Missed some market news this week? Here’s what Bryce Knorr and Ben Potter have been writing about.
Commodity markets gave back some of Monday’s rally overnight, with concerns over supply easing a little. Crude oil futures dropped a dollar a barrel following a 15% jump on the heels of drone attacks to Saudi Arabian oil fields. Grain futures also retreated, though Monday’s crop progress report showed mixed results for corn and soybeans. Lack of a frost threat over the next two weeks took some of the worry out of the market.
Turbulent markets calmed down a bit overnight in fairly low volume action that kept chart traders in control and maintaining current trends as futures wait for more news about 2019 production. Other markets are also fairly quiet ahead of today’s statement on monetary policy from the Federal Reserve.
Uncertainty is alive and well in markets across the board today, with events in energy and financials making grain trade look like an oasis of stability as farmers wait to see how big their crops are this year. Good weather into early October limited buying overnight ahead of fresh export numbers out this morning. Wall Street meanwhile continues to absorb news from a divided Federal Reserve while the energy market waits for the latest salvo from the Middle East.
News from the wheat market yesterday wasn’t especially bullish. Export sales were well below expectations, but the market was able to rally thanks to gains in Minneapolis. The slow spring wheat harvest on the northern Plains triggered buying helped by weather issues in other growing regions. Wheat continued to lead the market overnight with mixed results in corn and soybeans so far.
Combines aren’t rolling yet to harvest corn and soybeans. But many growers fear the worst as a difficult growing season winds down. While a few parts of the country escaped the ravages of floods, drought, heat and cold, growers posting Feedback From The Field last week remain concerned their crops won’t mature in time before killing frost hits.
Ahead of Monday afternoon’s crop progress report, analysts expected USDA to dock the corn and soybean crops a point each for the week ending September 15. The agency complied with soybean quality ratings but held corn ratings mostly steady this past week.
Farmers don’t build grain storage because they like the look of shiny metal buildings. Storage makes money, sometimes lots of it. Farm Futures long-term study of post-harvest marketing strategies shows clearly that long-term storage of corn and soybeans from harvest to early summer is the most successful way to add value to crops on average.
The latest round of weekly export inspection data, out Monday morning, didn’t have a lot of good news to chew on, according to Farm Futures senior grain analyst Bryce Knorr.
The latest round of grain export data from USDA, out Thursday morning, showed mostly positive results after corn and soybeans logged a solid round of sales. Wheat bucked the trend after slowing by more than 50% from the prior week.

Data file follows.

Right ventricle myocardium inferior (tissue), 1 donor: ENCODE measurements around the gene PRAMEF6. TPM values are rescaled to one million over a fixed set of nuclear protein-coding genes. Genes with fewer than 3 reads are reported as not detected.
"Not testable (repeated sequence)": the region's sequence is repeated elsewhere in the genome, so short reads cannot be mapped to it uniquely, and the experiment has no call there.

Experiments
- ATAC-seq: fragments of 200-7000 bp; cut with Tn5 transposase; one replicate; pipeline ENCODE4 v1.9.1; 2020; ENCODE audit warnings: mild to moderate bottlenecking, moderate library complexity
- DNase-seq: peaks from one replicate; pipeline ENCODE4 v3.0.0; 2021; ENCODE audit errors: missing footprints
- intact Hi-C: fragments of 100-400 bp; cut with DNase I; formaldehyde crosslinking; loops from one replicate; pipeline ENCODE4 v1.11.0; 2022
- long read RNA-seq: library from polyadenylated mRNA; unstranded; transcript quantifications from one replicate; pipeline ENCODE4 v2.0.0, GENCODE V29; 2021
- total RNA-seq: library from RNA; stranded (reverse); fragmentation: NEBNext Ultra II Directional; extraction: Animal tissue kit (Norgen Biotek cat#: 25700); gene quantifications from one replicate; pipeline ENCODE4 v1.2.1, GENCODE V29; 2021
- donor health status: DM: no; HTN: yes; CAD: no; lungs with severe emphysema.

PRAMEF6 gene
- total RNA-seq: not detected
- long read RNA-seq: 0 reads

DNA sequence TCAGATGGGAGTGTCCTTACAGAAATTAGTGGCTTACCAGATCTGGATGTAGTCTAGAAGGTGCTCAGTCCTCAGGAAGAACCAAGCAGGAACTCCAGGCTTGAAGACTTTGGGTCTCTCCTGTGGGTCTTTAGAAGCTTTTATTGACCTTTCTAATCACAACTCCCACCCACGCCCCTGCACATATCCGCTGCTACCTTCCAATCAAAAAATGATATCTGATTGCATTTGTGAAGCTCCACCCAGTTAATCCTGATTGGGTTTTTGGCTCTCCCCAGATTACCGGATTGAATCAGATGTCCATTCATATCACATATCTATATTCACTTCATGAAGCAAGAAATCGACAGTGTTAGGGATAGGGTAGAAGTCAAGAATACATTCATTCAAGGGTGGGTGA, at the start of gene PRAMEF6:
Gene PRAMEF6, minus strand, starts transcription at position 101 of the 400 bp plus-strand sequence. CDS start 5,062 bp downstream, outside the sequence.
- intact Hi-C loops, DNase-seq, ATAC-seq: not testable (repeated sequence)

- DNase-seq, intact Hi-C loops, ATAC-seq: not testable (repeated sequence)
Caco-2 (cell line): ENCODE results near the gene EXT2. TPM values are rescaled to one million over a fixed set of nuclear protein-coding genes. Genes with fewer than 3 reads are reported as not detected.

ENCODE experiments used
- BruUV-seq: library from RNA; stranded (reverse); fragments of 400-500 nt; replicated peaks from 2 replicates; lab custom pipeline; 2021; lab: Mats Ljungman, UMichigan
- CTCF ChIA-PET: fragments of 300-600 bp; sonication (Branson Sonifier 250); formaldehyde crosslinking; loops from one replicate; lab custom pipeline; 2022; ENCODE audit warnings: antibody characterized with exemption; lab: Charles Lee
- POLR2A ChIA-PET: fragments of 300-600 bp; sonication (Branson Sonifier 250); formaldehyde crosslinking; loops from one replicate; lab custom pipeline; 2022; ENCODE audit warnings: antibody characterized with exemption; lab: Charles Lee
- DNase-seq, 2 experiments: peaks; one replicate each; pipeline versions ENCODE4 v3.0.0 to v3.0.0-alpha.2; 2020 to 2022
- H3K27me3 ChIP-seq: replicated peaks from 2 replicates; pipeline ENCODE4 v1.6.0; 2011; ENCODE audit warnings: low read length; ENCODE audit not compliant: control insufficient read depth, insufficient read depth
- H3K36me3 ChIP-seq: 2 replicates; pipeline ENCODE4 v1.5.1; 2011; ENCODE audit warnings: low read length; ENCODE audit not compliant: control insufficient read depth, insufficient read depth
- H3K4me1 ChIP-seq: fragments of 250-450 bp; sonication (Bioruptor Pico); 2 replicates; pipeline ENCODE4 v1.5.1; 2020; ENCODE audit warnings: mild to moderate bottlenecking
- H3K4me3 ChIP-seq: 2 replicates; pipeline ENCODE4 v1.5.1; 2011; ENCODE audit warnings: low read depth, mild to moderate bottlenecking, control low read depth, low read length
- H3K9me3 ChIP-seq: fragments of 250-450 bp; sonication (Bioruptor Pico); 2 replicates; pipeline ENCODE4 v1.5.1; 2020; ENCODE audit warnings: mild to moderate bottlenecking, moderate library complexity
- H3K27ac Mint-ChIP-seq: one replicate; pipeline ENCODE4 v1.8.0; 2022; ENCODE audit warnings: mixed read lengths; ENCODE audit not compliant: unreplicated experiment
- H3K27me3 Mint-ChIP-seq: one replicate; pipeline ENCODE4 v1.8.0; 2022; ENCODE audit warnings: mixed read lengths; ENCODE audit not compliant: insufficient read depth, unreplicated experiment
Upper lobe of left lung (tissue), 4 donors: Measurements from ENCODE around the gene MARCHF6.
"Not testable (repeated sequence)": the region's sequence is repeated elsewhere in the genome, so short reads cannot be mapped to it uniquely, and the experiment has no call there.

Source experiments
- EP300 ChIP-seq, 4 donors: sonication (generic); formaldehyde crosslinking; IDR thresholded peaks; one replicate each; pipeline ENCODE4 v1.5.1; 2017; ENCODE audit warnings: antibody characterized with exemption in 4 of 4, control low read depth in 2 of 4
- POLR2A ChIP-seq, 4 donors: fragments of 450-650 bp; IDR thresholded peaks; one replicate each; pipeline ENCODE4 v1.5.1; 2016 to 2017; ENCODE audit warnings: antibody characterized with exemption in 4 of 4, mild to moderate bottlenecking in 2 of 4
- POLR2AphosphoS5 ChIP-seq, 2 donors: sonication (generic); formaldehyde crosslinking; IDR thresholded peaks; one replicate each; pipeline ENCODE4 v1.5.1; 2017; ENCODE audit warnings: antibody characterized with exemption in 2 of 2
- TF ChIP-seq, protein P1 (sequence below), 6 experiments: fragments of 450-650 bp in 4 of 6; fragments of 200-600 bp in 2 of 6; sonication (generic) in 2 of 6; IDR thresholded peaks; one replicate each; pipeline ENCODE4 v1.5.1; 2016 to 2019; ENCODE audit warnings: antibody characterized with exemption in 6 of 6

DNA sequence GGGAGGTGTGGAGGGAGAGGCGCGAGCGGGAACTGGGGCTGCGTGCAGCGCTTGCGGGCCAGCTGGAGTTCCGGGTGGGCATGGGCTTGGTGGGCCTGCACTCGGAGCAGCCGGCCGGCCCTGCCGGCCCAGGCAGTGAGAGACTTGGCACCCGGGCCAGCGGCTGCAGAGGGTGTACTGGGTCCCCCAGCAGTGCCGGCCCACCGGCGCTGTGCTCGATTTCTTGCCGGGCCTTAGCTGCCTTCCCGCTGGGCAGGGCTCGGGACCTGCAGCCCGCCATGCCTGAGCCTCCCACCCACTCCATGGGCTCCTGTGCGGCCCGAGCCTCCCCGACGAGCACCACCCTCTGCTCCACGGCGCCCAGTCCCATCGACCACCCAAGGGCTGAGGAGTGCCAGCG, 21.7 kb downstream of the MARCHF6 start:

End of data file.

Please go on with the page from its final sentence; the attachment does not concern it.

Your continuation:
Grain futures are mixed this morning with markets mostly holding gains this week in the wake of the Sept. 12 USDA reports. While export news is improving, lack of a frost threat to immature crops is keeping buying in check.
Grain markets ended a mostly positive week on a sour note today on a round of technical selling and profit-taking that kicked corn, soybean and winter wheat futures moderately lower. Soybeans suffered the steepest loss on news that a Chinese delegation scrapped plans to visit some U.S. farms earlier today. Spring wheat futures bucked the overall trend, moving modestly higher in the session.
Fertilizer outlook - A late harvest last fall and wet, cold conditions this spring disrupted fertilizer applications on 2019 crops. Delayed harvest this year along with potential for rising corn prices could make for another volatile year, especially for nitrogen. Adding further uncertainty is the weekend attack on Saudi oilfields, ratcheting freight costs and tensions higher in a region that produces much of the world’s fertilizer too.
Corn outlook - Most of the discussion about the corn market this year focused on supply. Historic late planting and record prevent plant claims were followed by a mix of summer weather that was too hot, too cold, too wet or too dry depending on where you farm and what month you’re talking about. But barring a significant change to production estimates, the market’s attention should turn to demand.
Soybean outlook - Everything has changed in the soybean market and nothing has changed. Yes, production is smaller, and better old crop demand added to the supply reduction USDA reported Sept. 12. But the bottom line of carryout is still too many soybeans thanks to demand that looks soft with or without a trade deal with China. That doesn’t mean the market can’t rally. And even if the board doesn’t finally produce a move over $10, growers have time to wait, at least for a couple of months.
Wheat outlook - USDA made no changes to its wheat supply and demand balance sheet in the Sept. 12 updates, keeping projected year-end inventories above 1 billion bushels. But wheat is trying to prove otherwise, and it has perhaps a little time on its side.
Energy/Ethanol Outlook - This summer I wrote about how the energy market seemed to be underplaying all the risk it faces from both man and nature. And at farm shows the past few weeks I talked about the wide range of prices depending on war and peace. Peace most certainly hasn’t broken out in the Middle East, and it’s not likely to any time soon. Attacks on Saudi Oil fields were a wake-up call to a market that had become complacent, thinking slowing world growth meant stable or lower prices ahead.